A Rare Wood

I have this little snack-sized baggie filled with slips of pink paper on my desk at work.  It was given to me at a workshop to stimulate creative writing.  The workshop was an all-day affair that was to stimulate us to think creatively and spiritually.  We made collages, made up stories about things we pulled out of a bag and talked about our lives.  I’m always looking for something to stimulate me to write.  The only topic that ever really gets me going is mission and Sudan so I am writing this as we are at the last moments of packing to leave to go there again. 

Those little pink slips I mentioned have silly phrases on them.  You are supposed to pull one out every day and write on whatever it says.  One of the papers says, “That’s stupid” and it is about what I thought when I saw them in the baggy.  Another says, “Play it louder” and that is pretty funny as I sit at my desk listening to an entire band of bagpipers practicing “Scotland the Brave”!  I think not.

The one phrase that haunted me is “a rare wood”.  In Lui there is a wealth of amazingly beautiful rare woods.  There is a huge mahogany that sits by the Good Road on the cathedral grounds that was planted by a boy as penance for something terrible he had done.  This man, now quite old, told me the story himself.  Teak plantations are planted by members of the Mother’s Union to raise money for their projects.  Now that I am a card-carrying, dues-paid, member of the Mother’s Union, I might have to plant a tree myself!  And, then there is the ebony. 

I was fascinated to learn that the beds were made of mahogany right in Lui.  And no veneers either.  These beds, including the slats, are all made of gorgeous, red mahogany.  It seemed an odd choice for an extravagance, I thought.  The beds weigh a ton, too.  Mahogany is so dense a wood.  How could they work this amazing wood with just a few tools?  Finally, I learned about mahogany: it has such a terribly bitter taste that termites won’t eat the wood!  So it wasn’t an extravagance to make furniture of solid mahogany—that’s the only way it will last.

Poles of teak are used to make the framework of a mud hut and to make the base for the thatched roof.  Unfortunately, termites will eat teak so, in the quiet of the night, you can hear the chewing of termites as they eat your roof.  A snowfall of sawdust will fall on your bed at night if the Moru haven’t lined the inside of the roof of the house with plastic to prevent it.  We saw huge termite mounds that had grown like cancerous tumors inside the payat (guest eating room) in Lozoh.  Termites are a mixed blessing—they eat your house but they, themselves, are good eating!  Once they are pounded into a paste, children and adults delight in dipping two fingers into the lovely termite paste.  Thank God, I am vegetarian!  They tell me it has a sweet taste but I was not tempted.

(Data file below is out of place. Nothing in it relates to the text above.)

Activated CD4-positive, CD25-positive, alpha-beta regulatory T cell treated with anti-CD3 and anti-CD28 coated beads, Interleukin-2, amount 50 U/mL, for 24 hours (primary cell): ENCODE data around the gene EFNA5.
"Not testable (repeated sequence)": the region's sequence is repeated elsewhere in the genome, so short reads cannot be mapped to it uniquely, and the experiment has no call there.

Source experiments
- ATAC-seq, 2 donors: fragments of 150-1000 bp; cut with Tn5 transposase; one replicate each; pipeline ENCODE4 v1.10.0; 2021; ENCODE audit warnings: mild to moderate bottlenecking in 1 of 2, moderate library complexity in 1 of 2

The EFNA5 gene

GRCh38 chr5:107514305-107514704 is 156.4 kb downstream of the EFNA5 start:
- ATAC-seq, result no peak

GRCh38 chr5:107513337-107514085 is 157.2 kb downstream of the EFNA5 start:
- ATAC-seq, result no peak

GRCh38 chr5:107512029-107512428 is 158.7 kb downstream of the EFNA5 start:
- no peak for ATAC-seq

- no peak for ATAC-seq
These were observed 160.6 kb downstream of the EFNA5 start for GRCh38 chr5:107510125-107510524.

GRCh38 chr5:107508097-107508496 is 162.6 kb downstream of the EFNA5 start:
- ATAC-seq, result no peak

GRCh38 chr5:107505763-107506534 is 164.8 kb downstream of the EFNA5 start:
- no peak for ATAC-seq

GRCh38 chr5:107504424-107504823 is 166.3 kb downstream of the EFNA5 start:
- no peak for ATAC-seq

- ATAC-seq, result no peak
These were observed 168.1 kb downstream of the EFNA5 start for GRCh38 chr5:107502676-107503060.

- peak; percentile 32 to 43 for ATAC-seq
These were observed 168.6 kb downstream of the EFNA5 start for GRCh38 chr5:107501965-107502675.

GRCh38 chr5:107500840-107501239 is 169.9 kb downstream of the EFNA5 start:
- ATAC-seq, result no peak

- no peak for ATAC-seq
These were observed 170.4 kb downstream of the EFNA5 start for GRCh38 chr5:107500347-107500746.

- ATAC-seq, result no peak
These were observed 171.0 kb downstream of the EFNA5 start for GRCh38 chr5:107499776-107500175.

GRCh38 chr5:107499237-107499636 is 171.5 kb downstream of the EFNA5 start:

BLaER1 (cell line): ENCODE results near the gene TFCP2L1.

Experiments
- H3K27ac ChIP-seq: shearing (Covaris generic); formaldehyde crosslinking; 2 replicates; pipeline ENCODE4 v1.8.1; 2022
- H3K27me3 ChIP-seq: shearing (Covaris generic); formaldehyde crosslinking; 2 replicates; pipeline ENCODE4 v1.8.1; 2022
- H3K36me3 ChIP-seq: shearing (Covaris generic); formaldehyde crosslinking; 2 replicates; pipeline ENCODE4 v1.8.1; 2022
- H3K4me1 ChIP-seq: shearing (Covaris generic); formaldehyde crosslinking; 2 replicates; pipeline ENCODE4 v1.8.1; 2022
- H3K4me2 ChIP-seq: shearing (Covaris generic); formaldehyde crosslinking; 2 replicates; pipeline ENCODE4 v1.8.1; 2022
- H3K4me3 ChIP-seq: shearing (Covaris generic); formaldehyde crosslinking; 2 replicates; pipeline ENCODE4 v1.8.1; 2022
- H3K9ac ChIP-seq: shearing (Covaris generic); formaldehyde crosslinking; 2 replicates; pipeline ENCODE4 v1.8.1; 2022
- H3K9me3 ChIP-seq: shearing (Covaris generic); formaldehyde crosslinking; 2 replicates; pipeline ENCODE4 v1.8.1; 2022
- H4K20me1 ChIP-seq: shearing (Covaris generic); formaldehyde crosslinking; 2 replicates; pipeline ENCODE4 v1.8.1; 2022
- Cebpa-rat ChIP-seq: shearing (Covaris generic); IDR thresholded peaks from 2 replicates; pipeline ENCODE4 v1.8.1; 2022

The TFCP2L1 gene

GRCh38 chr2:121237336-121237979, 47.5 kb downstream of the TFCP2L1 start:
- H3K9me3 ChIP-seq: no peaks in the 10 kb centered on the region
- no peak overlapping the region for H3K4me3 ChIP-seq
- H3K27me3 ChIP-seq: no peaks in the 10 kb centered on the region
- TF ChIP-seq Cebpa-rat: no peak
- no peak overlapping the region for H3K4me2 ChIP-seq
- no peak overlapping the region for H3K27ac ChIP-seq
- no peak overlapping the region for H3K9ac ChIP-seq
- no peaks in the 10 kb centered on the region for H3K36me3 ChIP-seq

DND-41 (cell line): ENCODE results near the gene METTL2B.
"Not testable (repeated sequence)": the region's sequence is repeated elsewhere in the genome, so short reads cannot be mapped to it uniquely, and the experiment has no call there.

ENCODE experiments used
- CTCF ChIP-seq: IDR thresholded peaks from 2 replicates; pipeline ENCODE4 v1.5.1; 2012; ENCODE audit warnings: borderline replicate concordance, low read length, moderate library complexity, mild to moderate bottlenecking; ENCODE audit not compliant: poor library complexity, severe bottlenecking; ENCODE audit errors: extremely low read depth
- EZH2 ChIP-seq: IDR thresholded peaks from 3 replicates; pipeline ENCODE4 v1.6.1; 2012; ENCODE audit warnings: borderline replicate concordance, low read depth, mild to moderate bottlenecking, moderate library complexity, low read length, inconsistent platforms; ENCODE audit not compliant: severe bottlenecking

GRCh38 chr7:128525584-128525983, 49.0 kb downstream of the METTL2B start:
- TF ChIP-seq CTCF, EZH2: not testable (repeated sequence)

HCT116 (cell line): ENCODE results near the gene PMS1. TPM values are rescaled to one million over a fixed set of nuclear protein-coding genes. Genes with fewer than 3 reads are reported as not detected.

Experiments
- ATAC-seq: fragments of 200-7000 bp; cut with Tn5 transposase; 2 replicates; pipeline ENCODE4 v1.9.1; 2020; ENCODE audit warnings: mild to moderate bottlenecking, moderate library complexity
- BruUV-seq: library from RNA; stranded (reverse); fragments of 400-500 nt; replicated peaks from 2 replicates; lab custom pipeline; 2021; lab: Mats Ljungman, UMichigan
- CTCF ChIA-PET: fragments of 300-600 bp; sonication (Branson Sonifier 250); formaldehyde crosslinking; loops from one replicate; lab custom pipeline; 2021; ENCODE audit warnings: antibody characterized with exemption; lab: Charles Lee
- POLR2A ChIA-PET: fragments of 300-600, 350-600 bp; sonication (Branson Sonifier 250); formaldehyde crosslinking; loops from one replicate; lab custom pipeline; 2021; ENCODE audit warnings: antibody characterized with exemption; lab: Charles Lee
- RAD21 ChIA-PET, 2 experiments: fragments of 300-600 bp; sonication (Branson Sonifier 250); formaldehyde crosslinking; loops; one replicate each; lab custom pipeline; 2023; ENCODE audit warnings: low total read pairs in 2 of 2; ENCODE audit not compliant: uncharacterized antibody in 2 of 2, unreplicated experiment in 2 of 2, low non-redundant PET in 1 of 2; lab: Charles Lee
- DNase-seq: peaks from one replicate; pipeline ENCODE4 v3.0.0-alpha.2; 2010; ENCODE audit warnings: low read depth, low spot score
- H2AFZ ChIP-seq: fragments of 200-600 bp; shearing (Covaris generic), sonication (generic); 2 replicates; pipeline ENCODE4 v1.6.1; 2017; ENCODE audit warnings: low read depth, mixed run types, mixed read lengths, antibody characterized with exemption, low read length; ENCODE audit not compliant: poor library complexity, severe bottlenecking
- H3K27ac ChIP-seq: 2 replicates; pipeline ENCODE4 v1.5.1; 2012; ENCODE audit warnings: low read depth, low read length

When they replaced the fence around the cathedral compound, they bought poles from the Mother’s Union.  Fence poles are about three inches in diameter.  They set the poles in deep holes and nailed three thin crossbars between each pole.  Split bamboo was woven in and out around the crossbars to make the fence.  It was kind of bamboo basket fencing. 

I loved watching them make this fence but was stunned and horrified to discover they used a lot of ebony wood poles to make the fence poles, too!  The Moru men would take their machetes and chop right through the ebony.  “Why do you use ebony for a fence?” I would ask.  The answer is, of course, that the wood was so hard that the termites didn’t eat it very easily.  Of course, termites again.  I should have known.

I was fascinated by ebony once I figured out which tree was ebony.  It isn’t that impressive a tree and I had mistaken it for just some large overgrown shrub like an untended crape myrtle.  But, that peeling, white bark covered something quite valuable.  Only the heart of the ebony branch is black and strong.  The rest of the bark looks like balsa wood that you might buy for crafts.  Don’t mistake it for a soft wood—it is also hard—but it doesn’t have a pretty grain or a great color like the flame of the mahogany.  The black heart of the ebony does have rings when you look at it closely.  Ebony has a very beautiful heart. 

The Morus told me that ebony could be used for making arrows, too, but they were really only used if you intended to do great harm to something.  They aren’t practical for hunting animals for food because ebony—beautiful, black, hard ebony—shatters when it strikes its target.  Nobody wants an animal full of black splinters!  But, they said, if you wanted to shoot your enemy…. 

I sometimes feel like that ebony with its plain, unimpressive, white exterior but with a heart that is strong and that is so African-black sometimes; a heart that may seem so hard but shatters on impact.  Ebony, a rare wood indeed.  Better an ebony heart than a bitter mahogany one! 

I’ll be home soon and my heart will be splintered again from contact with those I have come to love in Lui.  Thank you for your patience and your prayers. 

Lu ago talia’tokpe (Love and peace), Deb

Leave a Reply